Sony has used the Gamescom 2013 conference in Germany to announce the launch details of its PlayStation 4 console, price changes, and revamps for older hardware, and to take a few now-customary digs at rival Microsoft.
"Our goals for PS4 are clear, ambitious and unwavering. We set out to build the most powerful gaming platform with a deeply held, consistent focus on you the gamer," said Andrew House, president of Sony Computer Entertainment, at a press conference.
"While others have shifted their message and changed their story we are consistent in maintaining policy and a model that is fair and in tune with consumer desires," he said.
The PS4 will launch in the US and Canada on November 15 at a price of $399, and on November 29 in Europe for €399 and the UK for £349. The console will also go on sale in 10 South American countries on the later release date, making the console available in 32 countries by the end of the month compared to 13 for Microsoft's Xbox One.
So far the company has received over a million preorders for the new console, House said, and Sony currently has the number-one gaming platform in the majority of European countries. Xbox has consistently been the most popular platform in the US for the last year, according to market data.
The PS4 will have 15 exclusive games at launch, with 33 by the end of the year, and the console's lead system architect Mark Cerny said that this was the strongest launch lineup in Sony's history. In total, 180 games are currently under development for the console, and Cerny said that Sony had spent months with game designers and coders to make sure that the hardware was capable of matching their requirements.
"We knew that performance would be critical, so we set our target at ten times the power of previous consoles, and the result is a hardware that makes possible the stunning graphics and rich interactive worlds of the games you're seeing today," he said. "PlayStation 4 is the world's most powerful game console."
For online gamers, Sony announced a series of special broadband packages for the PS4 that have been negotiated with Deutsche Telekom, Orange, Virgin Media, and Ono, with more deals to be announced. Such deals will give dedicated sections of the broadband pipe to PS4 customers, allowing access speeds of up to 200Mbps [Really?—Ed. Yes—Iain] compared to an average of 5Mbps for most European gamers.
Sony's handheld PlayStation Vita is also being tied closely to the new games console, with almost all PS4 games having a remote play feature. This means that if you're using the console with a TV and have to move, you can carry on playing the game by having it streamed by Wi-Fi to the Vita handheld.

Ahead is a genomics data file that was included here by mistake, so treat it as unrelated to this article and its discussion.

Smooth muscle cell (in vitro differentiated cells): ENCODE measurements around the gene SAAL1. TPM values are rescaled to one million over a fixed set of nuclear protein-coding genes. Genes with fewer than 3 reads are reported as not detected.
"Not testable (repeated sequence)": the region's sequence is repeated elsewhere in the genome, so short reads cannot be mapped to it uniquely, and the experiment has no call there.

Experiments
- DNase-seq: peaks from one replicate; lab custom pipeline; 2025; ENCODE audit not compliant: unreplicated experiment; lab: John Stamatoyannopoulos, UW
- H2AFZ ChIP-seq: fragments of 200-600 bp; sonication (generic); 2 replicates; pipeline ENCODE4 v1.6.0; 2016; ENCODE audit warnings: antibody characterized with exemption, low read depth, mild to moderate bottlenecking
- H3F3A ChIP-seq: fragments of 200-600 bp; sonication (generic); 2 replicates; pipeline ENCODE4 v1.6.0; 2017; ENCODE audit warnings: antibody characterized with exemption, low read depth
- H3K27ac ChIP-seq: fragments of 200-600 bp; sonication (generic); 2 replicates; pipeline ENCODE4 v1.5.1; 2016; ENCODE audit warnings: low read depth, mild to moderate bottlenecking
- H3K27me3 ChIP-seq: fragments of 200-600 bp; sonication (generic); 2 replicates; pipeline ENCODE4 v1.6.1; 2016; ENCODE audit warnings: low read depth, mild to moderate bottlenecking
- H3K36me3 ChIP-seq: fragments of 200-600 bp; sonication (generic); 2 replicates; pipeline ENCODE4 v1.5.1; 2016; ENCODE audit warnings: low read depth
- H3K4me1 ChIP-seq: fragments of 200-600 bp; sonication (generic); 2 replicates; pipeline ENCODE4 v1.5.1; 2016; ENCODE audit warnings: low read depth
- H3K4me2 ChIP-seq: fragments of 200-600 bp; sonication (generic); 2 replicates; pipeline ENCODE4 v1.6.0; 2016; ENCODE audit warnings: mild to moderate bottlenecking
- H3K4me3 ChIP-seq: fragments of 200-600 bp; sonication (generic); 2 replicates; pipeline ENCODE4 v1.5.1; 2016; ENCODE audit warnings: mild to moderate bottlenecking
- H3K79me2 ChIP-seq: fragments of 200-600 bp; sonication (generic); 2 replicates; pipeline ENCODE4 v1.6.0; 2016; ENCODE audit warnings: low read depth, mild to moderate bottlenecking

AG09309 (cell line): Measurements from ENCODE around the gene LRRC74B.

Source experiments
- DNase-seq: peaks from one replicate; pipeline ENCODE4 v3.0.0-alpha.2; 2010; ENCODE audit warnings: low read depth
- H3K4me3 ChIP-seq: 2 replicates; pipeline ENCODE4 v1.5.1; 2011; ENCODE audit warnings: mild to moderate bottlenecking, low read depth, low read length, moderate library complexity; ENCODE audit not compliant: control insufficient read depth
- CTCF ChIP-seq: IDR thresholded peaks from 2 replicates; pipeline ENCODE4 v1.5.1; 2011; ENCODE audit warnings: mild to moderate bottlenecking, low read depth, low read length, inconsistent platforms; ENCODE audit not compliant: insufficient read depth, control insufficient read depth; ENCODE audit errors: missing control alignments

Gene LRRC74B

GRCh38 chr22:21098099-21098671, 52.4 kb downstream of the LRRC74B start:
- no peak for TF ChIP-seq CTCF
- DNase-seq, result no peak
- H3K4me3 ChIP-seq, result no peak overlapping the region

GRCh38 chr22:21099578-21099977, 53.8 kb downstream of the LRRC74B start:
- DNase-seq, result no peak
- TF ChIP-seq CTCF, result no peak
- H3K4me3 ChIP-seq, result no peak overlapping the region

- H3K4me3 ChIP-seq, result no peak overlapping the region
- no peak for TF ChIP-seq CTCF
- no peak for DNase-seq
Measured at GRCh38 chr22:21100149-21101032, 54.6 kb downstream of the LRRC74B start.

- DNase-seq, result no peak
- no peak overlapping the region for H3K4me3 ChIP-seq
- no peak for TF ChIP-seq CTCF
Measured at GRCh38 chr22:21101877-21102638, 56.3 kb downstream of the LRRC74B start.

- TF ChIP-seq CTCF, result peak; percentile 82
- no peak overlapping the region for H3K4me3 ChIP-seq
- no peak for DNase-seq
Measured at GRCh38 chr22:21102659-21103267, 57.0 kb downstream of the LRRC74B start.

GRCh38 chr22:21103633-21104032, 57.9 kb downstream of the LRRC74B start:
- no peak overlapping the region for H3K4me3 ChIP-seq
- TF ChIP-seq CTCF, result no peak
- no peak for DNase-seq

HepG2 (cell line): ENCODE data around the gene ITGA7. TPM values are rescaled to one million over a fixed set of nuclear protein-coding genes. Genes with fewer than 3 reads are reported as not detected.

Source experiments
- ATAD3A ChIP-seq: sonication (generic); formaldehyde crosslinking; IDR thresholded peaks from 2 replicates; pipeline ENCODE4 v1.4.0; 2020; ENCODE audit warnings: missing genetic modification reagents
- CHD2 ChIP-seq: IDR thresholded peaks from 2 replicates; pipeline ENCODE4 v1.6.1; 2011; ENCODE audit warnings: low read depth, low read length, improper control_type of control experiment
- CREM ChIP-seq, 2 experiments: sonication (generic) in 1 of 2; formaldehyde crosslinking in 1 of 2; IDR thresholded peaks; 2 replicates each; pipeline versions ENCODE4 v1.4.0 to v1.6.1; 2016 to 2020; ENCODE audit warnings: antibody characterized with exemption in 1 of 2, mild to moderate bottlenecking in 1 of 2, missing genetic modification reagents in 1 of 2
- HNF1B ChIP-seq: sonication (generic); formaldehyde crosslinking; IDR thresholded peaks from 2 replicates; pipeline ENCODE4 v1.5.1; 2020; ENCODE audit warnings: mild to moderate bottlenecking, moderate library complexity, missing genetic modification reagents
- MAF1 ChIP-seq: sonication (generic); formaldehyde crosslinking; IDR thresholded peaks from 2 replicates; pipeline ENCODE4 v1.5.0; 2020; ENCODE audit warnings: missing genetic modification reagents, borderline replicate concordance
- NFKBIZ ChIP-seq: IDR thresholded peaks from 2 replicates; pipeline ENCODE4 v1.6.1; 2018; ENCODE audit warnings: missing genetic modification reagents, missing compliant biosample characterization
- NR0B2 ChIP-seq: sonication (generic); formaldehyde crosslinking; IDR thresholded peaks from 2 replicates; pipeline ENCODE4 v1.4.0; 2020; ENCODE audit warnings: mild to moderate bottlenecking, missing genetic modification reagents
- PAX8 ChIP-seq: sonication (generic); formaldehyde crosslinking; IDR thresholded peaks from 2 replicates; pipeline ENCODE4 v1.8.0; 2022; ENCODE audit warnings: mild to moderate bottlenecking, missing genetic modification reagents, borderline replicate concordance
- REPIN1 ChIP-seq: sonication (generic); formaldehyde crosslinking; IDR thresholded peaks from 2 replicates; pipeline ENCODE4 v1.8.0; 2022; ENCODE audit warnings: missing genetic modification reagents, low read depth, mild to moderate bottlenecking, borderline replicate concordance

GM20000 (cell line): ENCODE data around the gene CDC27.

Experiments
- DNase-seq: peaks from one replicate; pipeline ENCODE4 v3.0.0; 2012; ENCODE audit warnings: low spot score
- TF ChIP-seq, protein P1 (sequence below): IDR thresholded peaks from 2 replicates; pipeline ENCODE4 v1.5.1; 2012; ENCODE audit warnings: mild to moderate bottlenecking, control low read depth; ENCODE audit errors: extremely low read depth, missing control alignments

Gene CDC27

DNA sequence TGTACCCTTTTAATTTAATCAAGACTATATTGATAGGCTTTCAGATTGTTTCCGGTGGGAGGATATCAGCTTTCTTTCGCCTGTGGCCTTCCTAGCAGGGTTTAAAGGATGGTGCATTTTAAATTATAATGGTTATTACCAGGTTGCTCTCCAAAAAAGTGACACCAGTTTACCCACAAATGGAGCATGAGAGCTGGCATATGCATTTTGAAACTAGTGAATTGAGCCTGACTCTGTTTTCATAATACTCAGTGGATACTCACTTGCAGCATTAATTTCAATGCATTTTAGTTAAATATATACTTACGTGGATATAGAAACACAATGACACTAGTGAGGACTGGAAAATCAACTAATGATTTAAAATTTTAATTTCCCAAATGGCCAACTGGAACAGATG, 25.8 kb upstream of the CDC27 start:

The Vita is also getting a price cut, down from $249 in the US to $199 and to €199 in Europe. In addition, there will be "significant reductions" in the price of Vita memory cards in both regions, fixing an increasingly irksome facet of the Vita that many Sony stalwarts complain about.
"It will prove to be irresistible to have all PS4 games playable on PS Vita via remote play," said House. "We see a new and bright chapter in the life of PlayStation Vita."
He added that Sony wasn't forgetting its older-platform customers, and announced the release of a new slimmed-down 12GB version of the PS3 for a reduced price of €199 in Europe and $199 in the US and Canada. There's also a new Grand Theft Auto 5 special edition for the console, and on December 6 an exclusive version of Gran Turismo 6 for PS3 users.
The new PS3 is available immediately and comes with a special games deal for those who want to upgrade to the PS4 later. For a limited period, players can upgrade to the PS4 version of their PS3 game for $10, with EA, Activision, Ubisoft, and Warner Bros named as early partners.
Sony was hammering the gaming message even before the press conference started, with the assembled hacks being played the voices of developers uttering profundities such as "I love the fact that Sony has gone back to the fundamentals of 'No, it's for games'." This is presumably to pitch itself against Microsoft's stated goal of the Xbox being the single unit that manages all household entertainment.
But Jim Ryan, president of Sony Computer Entertainment Europe, admitted that the new console isn't all about the games, while using the opportunity for another swipe at Microsoft over its entertainment subscription policy changes.
"Over the past few years we've come to understand that gamers really value being able to use their consoles to watch movies, view catch-up TV, and listen to music," Ryan said. "It remains a fundamental part of our strategy to offer these services as a core component of our basic PlayStation service package, available to all and not put behind a subscription gate."
Not that he wasn't above pimping Sony's PlayStation Plus service. PS4 buyers will get a 14-day free trial of Sony's subscription service, and will get an extra 90-days free if they sign up for a year's subscription.
In all, the press conference showed some pretty impressive plans from Sony. The new console may have fewer games than Microsoft at launch, but it will be cheaper, more widely available, and have less meddlesome DRM. Let the console wars begin. Again. ®
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